US Women’s soccer great Hope Solo once stayed up in the news over her hot temper and her inability to censor herself. However, she recently said something that was right on target. Here’s her reasoning why the U.S men’s soccer team isn’t at the 2018 Word Cup in Russia.
“My family would not have been able to afford to put me in soccer if I was a young kid today,” Solo said at the Hashtag Sports conference in New York.
“That obviously alienates so many communities, including Hispanic communities, the black communities, the rural communities and under-represented communities. Soccer, right now, has become a rich, white kid sport.”
My family would not have been able to afford to put me in soccer if I was a young kid today” – @hopesolo #HS18 https://t.co/vR6sV1qLDA
“I was a player for 20 years, and I saw first-hand what Carlos Cordeiro’s idea of change is. You cannot, as a vice president, claim you are the lone voice for change while all of this happened under your watch,” Solo said during her fiery speech. “And you as delegates cannot buy that. He was part of a federation that generated millions of dollars off the backs of its players, and much of it off the back of its women’s players, who have been the economic engine of this federation for years, yet treated like second-class citizens.”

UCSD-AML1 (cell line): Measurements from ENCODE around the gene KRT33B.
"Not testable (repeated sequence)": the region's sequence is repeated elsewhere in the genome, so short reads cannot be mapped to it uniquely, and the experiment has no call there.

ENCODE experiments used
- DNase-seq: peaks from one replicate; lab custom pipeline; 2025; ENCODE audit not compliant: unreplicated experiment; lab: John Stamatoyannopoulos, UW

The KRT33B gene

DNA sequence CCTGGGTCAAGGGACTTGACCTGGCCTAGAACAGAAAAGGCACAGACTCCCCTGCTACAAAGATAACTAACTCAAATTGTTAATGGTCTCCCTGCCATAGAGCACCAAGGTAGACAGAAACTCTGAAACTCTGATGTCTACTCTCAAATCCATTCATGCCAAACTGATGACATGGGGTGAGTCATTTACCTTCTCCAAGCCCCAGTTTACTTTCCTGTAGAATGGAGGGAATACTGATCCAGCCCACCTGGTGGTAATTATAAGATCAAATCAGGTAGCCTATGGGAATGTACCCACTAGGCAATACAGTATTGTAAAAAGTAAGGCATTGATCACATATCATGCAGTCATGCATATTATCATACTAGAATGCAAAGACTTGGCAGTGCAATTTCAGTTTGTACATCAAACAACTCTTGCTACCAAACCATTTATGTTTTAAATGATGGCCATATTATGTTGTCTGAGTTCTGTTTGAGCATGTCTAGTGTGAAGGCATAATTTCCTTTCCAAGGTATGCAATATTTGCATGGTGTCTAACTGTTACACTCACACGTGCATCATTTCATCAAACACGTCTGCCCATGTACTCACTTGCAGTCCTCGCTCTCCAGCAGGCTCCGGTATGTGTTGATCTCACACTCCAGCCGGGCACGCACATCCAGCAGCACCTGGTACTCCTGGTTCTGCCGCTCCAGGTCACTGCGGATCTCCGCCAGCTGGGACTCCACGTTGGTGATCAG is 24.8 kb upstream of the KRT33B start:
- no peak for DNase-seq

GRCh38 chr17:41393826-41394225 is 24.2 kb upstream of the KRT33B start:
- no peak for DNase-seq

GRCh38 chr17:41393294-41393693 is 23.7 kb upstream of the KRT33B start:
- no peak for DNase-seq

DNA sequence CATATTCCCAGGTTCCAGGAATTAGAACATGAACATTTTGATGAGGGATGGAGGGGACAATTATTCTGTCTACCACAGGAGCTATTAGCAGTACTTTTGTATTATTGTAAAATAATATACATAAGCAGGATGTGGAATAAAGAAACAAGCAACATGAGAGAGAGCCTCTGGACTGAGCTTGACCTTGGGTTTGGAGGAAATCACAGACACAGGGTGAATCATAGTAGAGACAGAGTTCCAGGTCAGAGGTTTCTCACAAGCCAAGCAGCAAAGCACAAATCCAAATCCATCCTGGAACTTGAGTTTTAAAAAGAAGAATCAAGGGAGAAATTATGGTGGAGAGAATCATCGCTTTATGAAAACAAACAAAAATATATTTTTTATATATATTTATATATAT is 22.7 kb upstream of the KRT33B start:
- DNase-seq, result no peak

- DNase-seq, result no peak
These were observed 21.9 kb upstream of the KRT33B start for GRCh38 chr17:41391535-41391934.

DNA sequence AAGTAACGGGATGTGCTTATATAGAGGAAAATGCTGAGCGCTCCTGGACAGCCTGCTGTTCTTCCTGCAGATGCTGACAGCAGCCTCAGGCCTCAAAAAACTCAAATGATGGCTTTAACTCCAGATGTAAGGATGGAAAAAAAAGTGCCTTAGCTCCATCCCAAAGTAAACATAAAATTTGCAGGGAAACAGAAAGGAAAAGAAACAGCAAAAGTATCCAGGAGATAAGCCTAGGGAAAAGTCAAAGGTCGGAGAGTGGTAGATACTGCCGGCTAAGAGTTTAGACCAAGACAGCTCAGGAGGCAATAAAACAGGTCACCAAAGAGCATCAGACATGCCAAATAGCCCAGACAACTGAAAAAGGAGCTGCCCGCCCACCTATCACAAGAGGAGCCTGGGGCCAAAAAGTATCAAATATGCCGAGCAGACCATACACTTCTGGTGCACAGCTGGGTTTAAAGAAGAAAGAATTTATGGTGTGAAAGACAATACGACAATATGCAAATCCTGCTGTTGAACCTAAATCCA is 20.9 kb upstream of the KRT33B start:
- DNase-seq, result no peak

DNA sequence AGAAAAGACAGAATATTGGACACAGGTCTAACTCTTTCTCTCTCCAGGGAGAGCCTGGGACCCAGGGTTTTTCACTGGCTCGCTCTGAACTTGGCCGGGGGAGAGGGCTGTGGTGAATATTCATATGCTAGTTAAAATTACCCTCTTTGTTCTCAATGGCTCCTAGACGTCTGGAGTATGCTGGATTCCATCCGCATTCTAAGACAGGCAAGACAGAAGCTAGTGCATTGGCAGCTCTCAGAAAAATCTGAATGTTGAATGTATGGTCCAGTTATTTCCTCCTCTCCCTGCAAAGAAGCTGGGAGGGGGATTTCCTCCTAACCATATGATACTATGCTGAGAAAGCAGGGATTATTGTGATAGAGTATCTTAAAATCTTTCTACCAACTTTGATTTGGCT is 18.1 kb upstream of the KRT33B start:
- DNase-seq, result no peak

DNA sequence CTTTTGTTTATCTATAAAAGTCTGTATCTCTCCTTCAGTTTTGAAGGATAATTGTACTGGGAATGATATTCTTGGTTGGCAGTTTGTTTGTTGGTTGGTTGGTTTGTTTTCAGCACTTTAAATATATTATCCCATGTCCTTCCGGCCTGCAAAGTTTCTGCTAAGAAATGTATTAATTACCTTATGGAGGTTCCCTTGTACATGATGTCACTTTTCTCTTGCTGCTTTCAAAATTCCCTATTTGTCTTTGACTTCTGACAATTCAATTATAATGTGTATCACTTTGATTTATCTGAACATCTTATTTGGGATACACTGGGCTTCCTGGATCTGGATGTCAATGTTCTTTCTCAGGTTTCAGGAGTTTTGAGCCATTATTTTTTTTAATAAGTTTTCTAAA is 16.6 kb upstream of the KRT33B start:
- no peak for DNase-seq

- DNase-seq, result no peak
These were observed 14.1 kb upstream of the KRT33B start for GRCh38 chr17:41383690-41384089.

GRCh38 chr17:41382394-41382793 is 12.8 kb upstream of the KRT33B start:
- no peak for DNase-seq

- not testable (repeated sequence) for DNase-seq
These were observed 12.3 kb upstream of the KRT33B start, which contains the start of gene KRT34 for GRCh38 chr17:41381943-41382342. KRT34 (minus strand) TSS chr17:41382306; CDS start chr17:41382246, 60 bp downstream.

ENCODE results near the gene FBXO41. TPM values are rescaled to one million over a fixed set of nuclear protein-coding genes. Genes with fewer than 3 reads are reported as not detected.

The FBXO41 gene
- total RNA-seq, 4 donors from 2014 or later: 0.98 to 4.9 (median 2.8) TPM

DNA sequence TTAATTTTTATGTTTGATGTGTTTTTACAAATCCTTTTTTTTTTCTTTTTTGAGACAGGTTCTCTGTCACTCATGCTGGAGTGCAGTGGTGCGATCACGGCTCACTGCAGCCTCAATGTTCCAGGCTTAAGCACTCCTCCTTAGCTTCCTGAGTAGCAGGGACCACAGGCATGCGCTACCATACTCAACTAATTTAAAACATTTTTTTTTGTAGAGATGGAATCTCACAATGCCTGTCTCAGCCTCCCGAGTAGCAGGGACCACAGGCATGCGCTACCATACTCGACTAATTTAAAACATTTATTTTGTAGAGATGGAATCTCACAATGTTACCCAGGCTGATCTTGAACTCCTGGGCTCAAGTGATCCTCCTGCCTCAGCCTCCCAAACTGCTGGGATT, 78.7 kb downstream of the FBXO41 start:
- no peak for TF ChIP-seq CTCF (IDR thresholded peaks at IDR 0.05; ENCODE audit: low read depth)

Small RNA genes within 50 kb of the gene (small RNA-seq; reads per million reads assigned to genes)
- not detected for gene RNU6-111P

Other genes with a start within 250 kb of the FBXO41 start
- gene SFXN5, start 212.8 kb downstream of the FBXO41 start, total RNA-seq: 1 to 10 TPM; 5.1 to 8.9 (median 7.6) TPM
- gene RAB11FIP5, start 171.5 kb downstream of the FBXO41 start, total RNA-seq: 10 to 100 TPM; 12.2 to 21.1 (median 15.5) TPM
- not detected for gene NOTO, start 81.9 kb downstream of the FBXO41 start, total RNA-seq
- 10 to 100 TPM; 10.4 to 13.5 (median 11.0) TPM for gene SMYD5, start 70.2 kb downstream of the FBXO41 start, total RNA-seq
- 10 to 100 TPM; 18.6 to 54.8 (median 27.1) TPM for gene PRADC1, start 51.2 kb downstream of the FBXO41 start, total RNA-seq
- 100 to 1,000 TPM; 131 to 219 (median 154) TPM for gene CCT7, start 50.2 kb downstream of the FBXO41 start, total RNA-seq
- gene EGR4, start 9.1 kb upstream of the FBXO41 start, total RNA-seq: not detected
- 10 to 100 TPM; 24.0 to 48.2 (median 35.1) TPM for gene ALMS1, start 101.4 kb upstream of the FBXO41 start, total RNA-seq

Solo was arrested on assault charges in 2014 in Washington state in a case involving her nephew and sister. The charges were later dismissed. During the 2016 Olympics in Rio, she slammed the Swedish women’s team as a “bunch of cowards.” U.S. Soccer terminated Solo’s contract after those comments, citing “conduct that is counter to the organization’s principles.”
Solo helped lead the U.S. women’s team to Olympic gold in 2008 and 2012 and a World Cup title in 2015.
Fox Sports’ telecast of the USWNT’s 5-2 victory over Japan in the title match of the 2015 FIFA World Cup still ranks as the most-watched soccer game in U.S. TV history.
Without the existence of the celebrated U.S. women’s soccer team, American pro soccer wouldn’t be a blip on our national sports radar. Though very popular at the youth levels and with many non-English speaking Americans, the U.S. is one of the few countries where soccer doesn’t make the VIP section in terms of popularity.
Hope recently ran an unsuccessful bid for president of the USSF, losing to former vice president Carlos Cordeiro. Before the election, she slammed Cordeiro as an establishment candidate who did little to help female players establish pay parity with their U.S. male counterparts.